Bolivia 1643-P TR 8 reales

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Stack's Bowers 2015 NYINC sale, lot 334
Bolivia Stacks Jan15-334r.jpg
This type was struck 1625-48 at Potosi. While silver cobs from Bolivia are very common, this early type is rare, as most were recalled and melted when it was discovered that the mint operators had been systematically debasing their issues, sometimes as low as .700 fine. This specimen was lot 334 in Stacks-Bowers NYINC sale (New York, January 2015), where it sold for $6,462.50. The catalog description[1] noted,
"BOLIVIA. 8 Reales Royal, 1643-P. Philip IV (1621-65). NGC EF-40. EXTREMELY RARE. Fully round presentation strike or 'Royal', struck on a specially prepared planchet. The exact reasoning as to why these specially made pieces were produced is unknown. Some theories include that these pieces were used to prove the minting quality of the coins from the mint. They were produced on specially manufactured cast round planchets, as opposed to cutting blanks from the end of a silver bar. Special care was also taken when they were struck, as they are nearly always executed with precision while centering the dies. Multiple theories about their purpose exist. For instance, it is possible that they were then submitted for inspection to the Viceroy, and possibly even the King of Spain himself. While feasible, there is evidence that rebukes this theory. For instance, some "Royals" exist with Central American countermarks from the 19th century, hence they were never sent to Spain for inspection. The current belief is that these were specially commissioned pieces, produced for ceremonial purposes or special events. One contemporary document discusses specially made coinage that was given out as gifts during a Royal wedding. In this case, the men were given 8 Reales, while the women were given 4 Reales. Regardless of their intended purpose, it is clear that these are specially made coins, that vary greatly in their method of manufacture than that of the traditional circulating coinage of the time. Small hole at 1 o'clock that has been expertly repaired and virtually undetectable (evident when compared with the rubbing of the Lazaro plate coin, where the hole was still present). An attractive and pleasing example of an early Potosi Royal. Some minor central weakness, yet overall details bold and clear. Struck on a large round planchet, with full legends on both sides. Bold and clear date, variant with legend stop on reverse made up of five small dots. An EXTREMELY RARE piece, with fewer than a half dozen examples estimated to exist."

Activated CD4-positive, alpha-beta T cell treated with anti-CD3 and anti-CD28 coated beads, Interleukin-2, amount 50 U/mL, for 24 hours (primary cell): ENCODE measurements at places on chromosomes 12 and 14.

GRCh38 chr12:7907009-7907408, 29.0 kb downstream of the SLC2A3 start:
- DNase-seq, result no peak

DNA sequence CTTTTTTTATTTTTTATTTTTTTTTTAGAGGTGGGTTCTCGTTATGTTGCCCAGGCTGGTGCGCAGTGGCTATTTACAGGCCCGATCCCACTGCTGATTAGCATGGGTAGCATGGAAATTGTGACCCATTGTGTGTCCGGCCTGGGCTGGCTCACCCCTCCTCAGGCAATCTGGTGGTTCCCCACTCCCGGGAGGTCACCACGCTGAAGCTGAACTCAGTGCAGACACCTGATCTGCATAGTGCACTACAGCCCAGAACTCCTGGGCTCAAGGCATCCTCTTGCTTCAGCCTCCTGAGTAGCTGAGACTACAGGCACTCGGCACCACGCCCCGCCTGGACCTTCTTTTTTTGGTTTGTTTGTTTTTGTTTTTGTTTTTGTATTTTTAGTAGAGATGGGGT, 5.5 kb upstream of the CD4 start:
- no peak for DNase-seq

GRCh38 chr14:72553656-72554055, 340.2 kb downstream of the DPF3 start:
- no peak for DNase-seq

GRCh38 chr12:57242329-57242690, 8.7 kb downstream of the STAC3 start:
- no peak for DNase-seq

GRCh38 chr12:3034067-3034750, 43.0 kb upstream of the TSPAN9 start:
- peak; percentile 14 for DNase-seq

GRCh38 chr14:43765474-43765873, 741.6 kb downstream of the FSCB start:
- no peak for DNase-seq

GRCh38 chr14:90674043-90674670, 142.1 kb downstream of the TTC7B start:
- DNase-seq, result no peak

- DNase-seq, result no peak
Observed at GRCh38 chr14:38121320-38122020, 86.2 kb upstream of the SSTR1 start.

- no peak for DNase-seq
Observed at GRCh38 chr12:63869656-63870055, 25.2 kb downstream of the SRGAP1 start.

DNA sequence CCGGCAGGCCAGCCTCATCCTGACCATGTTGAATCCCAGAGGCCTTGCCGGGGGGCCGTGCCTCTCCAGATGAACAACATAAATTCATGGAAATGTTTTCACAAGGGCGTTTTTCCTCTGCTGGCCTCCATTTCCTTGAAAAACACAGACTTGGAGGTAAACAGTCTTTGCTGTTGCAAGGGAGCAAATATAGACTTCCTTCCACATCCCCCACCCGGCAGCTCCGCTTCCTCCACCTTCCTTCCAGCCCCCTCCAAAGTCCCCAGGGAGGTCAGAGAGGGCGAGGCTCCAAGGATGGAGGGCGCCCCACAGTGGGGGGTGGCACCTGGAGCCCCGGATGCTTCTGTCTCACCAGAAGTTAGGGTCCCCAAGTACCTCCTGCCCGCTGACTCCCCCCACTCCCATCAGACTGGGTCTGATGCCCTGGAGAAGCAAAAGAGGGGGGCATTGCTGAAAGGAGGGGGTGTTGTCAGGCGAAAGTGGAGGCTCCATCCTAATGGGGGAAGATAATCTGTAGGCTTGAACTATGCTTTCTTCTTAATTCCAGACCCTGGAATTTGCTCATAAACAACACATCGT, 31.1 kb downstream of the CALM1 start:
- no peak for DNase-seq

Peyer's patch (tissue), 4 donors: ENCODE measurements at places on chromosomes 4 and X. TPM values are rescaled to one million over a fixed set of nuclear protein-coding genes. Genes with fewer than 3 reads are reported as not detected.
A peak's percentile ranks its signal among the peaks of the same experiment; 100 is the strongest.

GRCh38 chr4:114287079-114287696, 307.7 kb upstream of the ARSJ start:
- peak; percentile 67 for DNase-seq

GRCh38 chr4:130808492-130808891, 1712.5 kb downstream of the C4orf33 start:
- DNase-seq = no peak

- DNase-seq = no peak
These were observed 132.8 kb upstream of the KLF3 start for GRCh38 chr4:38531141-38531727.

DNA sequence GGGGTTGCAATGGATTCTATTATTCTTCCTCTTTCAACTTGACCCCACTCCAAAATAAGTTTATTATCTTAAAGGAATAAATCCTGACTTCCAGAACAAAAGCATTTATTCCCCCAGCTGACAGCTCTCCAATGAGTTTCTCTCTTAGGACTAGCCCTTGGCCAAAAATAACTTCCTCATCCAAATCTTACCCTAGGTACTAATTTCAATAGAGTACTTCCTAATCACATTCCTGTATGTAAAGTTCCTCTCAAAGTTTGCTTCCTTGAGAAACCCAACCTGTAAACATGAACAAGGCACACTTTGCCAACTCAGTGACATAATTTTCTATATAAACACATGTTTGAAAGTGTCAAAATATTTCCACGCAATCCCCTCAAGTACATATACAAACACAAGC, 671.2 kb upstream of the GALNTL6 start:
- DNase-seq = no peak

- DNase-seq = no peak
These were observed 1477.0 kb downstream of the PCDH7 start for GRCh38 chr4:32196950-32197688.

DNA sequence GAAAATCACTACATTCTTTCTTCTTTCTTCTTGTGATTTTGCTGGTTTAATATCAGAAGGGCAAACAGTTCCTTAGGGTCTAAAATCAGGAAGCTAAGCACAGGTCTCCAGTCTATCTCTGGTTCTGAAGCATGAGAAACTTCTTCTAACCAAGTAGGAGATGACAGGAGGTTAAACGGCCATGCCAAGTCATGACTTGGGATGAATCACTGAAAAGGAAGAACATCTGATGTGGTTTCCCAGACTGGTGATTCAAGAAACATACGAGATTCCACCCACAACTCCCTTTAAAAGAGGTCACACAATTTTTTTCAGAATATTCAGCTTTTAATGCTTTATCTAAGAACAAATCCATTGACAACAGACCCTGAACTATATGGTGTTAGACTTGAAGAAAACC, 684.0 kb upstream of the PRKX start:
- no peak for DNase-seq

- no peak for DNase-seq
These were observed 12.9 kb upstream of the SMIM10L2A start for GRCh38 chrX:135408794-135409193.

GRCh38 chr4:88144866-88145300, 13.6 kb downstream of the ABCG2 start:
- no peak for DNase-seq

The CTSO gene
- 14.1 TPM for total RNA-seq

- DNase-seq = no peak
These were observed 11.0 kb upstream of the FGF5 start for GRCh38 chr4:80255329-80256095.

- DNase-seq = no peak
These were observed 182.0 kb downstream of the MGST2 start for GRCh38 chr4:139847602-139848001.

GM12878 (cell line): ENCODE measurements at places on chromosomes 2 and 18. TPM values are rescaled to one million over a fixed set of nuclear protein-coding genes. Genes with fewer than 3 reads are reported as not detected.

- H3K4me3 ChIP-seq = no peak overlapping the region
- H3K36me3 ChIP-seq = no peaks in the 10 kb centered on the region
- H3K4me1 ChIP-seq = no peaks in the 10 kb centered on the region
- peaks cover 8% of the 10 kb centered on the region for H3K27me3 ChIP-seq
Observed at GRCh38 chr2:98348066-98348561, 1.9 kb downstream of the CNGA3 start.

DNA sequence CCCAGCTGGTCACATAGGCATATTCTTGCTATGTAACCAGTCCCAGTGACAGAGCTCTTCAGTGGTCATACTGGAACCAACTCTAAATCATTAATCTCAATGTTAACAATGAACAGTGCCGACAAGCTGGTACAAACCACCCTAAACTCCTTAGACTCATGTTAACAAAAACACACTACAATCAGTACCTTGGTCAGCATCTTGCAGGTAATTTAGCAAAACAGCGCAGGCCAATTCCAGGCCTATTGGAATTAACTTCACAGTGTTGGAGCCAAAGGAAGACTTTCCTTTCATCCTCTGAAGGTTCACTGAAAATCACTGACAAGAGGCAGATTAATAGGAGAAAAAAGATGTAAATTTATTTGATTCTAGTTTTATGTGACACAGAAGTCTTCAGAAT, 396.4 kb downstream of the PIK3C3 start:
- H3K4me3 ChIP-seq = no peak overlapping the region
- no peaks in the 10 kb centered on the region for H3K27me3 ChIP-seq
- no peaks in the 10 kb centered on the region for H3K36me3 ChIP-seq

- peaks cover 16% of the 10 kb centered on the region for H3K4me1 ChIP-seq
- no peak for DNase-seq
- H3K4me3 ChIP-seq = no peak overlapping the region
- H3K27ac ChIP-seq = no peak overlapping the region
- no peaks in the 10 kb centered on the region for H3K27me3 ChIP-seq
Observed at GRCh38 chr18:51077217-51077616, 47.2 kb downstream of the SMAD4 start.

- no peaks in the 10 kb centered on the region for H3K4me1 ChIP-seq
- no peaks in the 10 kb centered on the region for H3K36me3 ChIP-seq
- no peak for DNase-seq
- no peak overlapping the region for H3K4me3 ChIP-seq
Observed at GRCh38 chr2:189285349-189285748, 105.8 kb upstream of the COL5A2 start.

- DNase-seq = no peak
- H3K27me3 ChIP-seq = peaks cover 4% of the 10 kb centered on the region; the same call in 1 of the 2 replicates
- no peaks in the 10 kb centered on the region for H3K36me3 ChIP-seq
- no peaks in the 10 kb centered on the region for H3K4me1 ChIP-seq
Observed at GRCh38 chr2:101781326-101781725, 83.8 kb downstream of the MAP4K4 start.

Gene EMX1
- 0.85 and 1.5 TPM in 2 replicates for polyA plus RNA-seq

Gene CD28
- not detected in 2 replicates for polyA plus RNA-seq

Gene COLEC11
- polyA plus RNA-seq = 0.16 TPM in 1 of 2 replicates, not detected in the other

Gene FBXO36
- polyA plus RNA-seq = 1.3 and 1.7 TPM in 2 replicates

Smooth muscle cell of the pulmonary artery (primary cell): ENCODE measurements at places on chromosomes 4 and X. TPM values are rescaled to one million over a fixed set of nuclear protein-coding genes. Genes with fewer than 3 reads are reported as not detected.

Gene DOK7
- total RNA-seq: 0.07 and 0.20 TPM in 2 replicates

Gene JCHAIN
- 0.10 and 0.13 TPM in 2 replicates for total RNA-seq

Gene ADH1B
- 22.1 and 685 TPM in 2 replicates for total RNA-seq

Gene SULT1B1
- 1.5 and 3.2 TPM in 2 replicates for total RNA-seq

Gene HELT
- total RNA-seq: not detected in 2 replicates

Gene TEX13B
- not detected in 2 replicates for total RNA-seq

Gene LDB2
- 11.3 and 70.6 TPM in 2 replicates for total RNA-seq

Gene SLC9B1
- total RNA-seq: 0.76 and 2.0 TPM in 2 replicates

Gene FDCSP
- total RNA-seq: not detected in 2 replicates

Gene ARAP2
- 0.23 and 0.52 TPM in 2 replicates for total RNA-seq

Recorded mintage: unknown.

Specification: 27.07 g, .931 fine silver (if full fineness), .810 troy oz AGW, this specimen 26.6 grams.

Catalog reference: Cayón no. 6364, KM-R19a; Laz-104 (plate coin)R4.


Source:

  • Cuhaj, George S., and Thomas Michael, Standard Catalog of World Coins, 1601-1700, 6th ed., Iola, WI: Krause Publications, 2014.
  • Cayón, Adolfo, Clemente Cayón and Juan Cayón, Las Monedas Españolas, del Tremis al Euro: del 411 a Nuestros Dias, 2 volumes, Madrid: Cayón9-Jano S.L., 2005.
  • Calicó, Xavier, Numismática Española: Catálogo General con Precios de Todas las Monedas Españolas Acuñadas desde Los Reyes Católicos Hasta Juan Carlos I, 1474 a 2001, Barcelona: Aureo & Calicó, 2008.
  • [1]Ponterio, Richard, The January 2015 NYINC Auction: Ancient Coins, World Coins & Paper Money, Featuring the John W. Adams and Ray Czabor Collections, Irvine, CA: Stack's Bowers LLC, 2014.

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